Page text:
(On Cable TV, April 2017) Every successive film in The Purge series has done better justice to the concept of its premise. Unfortunately, every successive film’s impact has also been blunted by our familiarity with the series, to the point where The Purge: Election Year almost does justice to the enduringly dumb premise, but it still feels like a re-hash given that we’ve seen the first two films anyway. While it flirts with heavier political ideas than the previous film, it undercuts its own material by bringing in quasi-religious snippets that feel tired and cartoonish. Still, the emphasis here remains on the heroes living through the night, blending high and low society in-between a presidential candidate, a shopkeeper and a notorious EMT whose backstory remains blessedly obscure. Frank Grillo’s character returns, but the links between this and the previous installment remain tenuous. Elizabeth Mitchell and Betty Gabriel both make good impressions, but this remains a premise-centric show with a horror film’s fondness for gruesome set-pieces. Exactly the kind of movie that’s dulled by too-frequent repetition. I’m neither too enthusiastic nor too critical of The Purge: Election Year, but it’s a good thing I didn’t watch all three films back-to-back-to-back, otherwise I’m not sure I’d like it as much. This being said, mark me down a nominally interested in a remake ten years from now, but only on the condition that it actually explores some of the ideas of The Purge in greater details and consistency than what we’ve seen so far.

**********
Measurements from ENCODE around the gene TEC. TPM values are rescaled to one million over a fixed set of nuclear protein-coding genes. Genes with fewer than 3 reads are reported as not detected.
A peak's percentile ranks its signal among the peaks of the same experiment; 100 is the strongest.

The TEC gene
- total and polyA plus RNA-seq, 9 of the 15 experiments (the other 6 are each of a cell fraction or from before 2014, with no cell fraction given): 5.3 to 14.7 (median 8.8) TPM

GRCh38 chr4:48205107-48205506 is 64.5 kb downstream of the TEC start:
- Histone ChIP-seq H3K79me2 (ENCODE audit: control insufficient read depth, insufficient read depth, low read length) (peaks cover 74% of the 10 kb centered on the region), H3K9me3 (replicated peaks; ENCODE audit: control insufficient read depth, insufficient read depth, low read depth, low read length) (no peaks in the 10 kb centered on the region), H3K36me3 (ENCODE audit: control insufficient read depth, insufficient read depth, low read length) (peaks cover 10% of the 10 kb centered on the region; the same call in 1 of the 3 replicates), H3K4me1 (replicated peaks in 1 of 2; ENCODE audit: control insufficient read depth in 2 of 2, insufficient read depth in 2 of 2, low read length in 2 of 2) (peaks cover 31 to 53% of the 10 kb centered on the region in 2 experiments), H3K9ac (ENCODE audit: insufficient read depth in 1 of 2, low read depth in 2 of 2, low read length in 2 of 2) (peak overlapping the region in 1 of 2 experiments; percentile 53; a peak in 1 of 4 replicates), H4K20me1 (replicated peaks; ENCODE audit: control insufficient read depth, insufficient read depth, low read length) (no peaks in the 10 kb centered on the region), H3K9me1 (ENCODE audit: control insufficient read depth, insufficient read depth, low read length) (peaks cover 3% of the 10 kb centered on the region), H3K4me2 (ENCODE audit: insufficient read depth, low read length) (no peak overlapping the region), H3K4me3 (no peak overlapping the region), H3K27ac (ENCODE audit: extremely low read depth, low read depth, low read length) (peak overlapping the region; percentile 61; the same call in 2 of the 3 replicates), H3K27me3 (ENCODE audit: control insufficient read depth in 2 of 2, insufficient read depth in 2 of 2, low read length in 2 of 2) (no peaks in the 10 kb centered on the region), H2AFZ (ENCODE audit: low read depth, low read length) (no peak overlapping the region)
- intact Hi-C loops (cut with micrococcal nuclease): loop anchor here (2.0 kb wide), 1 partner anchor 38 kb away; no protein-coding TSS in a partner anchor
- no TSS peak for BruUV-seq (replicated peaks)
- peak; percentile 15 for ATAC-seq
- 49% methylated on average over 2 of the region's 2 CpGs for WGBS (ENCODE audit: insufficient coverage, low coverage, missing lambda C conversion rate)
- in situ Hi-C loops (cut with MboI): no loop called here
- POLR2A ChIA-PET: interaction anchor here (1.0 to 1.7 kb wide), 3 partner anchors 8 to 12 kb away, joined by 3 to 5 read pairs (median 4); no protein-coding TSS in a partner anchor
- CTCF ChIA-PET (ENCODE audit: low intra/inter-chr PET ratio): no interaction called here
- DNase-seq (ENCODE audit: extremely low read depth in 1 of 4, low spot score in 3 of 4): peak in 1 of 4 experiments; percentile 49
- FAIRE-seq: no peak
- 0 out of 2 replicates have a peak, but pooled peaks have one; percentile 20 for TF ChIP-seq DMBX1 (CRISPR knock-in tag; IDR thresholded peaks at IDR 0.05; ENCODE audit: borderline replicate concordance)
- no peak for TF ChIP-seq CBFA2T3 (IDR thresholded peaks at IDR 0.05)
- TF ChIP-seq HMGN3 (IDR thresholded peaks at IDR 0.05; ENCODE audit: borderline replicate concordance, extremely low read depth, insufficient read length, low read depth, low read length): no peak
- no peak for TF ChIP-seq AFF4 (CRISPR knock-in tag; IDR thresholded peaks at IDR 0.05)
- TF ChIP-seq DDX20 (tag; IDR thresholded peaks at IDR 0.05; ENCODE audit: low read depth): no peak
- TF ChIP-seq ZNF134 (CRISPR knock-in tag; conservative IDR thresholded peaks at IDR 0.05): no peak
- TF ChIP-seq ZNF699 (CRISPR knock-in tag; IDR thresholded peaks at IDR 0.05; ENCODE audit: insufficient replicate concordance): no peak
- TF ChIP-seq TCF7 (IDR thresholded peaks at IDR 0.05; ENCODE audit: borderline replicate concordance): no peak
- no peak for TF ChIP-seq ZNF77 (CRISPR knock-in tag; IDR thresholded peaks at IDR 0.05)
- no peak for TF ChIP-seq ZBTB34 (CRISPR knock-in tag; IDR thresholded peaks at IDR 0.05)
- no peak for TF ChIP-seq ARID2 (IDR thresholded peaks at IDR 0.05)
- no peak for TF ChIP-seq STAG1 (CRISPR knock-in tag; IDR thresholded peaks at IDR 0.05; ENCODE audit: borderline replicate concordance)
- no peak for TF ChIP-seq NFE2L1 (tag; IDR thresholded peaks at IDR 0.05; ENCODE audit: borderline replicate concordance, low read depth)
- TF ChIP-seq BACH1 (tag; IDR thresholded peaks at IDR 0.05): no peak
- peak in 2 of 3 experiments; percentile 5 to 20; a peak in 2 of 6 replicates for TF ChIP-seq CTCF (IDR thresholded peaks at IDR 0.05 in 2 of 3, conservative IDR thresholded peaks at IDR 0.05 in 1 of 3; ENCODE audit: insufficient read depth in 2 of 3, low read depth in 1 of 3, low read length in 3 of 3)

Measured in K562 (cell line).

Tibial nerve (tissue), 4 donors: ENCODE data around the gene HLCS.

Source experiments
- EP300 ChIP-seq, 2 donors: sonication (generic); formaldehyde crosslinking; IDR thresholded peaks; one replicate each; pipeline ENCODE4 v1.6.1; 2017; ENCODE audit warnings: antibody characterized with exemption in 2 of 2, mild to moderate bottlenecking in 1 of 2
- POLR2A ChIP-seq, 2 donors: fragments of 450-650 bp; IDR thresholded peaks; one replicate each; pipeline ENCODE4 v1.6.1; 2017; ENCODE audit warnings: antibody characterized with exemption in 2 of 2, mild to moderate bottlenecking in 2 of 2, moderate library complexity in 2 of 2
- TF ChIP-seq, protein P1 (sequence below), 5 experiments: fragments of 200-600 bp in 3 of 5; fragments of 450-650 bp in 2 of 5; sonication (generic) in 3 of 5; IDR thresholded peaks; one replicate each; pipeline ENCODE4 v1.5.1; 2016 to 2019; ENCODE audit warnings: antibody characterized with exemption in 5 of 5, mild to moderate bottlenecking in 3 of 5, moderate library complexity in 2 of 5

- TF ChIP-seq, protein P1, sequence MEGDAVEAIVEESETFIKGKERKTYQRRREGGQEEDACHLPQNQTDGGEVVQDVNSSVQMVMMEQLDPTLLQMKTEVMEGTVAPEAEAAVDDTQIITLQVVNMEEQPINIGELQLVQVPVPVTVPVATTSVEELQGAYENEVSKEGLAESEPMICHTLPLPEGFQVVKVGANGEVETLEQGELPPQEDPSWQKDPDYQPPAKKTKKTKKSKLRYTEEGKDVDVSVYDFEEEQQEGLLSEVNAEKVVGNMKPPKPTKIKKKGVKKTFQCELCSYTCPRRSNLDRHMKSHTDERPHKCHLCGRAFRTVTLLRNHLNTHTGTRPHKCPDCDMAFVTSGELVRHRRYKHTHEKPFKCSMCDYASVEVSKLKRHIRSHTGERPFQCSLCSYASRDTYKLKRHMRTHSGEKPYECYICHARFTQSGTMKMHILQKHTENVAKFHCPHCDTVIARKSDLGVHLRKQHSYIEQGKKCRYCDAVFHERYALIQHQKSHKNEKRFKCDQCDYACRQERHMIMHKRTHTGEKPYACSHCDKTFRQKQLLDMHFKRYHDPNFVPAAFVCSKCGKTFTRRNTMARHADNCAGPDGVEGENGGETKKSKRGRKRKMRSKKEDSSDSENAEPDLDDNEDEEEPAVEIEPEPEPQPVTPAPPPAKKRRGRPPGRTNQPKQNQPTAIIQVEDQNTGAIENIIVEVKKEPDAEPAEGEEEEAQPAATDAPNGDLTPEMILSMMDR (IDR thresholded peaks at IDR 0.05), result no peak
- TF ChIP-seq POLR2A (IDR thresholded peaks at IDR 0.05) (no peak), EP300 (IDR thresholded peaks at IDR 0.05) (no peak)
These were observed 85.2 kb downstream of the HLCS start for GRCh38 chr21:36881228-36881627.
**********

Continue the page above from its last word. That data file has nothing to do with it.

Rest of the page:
(On Cable TV, June 2015) Even after two movies in which to explain themselves, I still think that the very premise of The Purge series is nonsensical, perhaps even moronic. Twenty-hours of unpunishable violence? Yeah, I’m sure that’s going to solve problems. Still, even the least impressed reviewers will admit that The Purge: Anarchy goes much farther in fulfilling its ambitions than its prequel: Writer/Director James DeMonaco at least has the guts to try something more challenging. While the first film was a glorified home-invasion horror movie, the sequel is a pure thriller, much of it spent running in order to avoid the violence of The Purge. Carmen Ejogo and Zoe Soul make for a compelling mother-daughter pair of protagonists stuck in a bad situation. Still, they can’t do much to raise the level of a film content in hitting the same targets with unsubtle bluntness. Its attempts at social conscience (in acknowledging the The Purge weeds out the weak to the benefit of the powerful) don’t seem particularly well-developed, once again mistreating a high-possibilities premise into nothing much more than a pretext for ludicrous suspense. While The Purge: Anarchy works on a basic thrill-machine level, it quickly becomes frustrating as soon as we have time to start asking questions.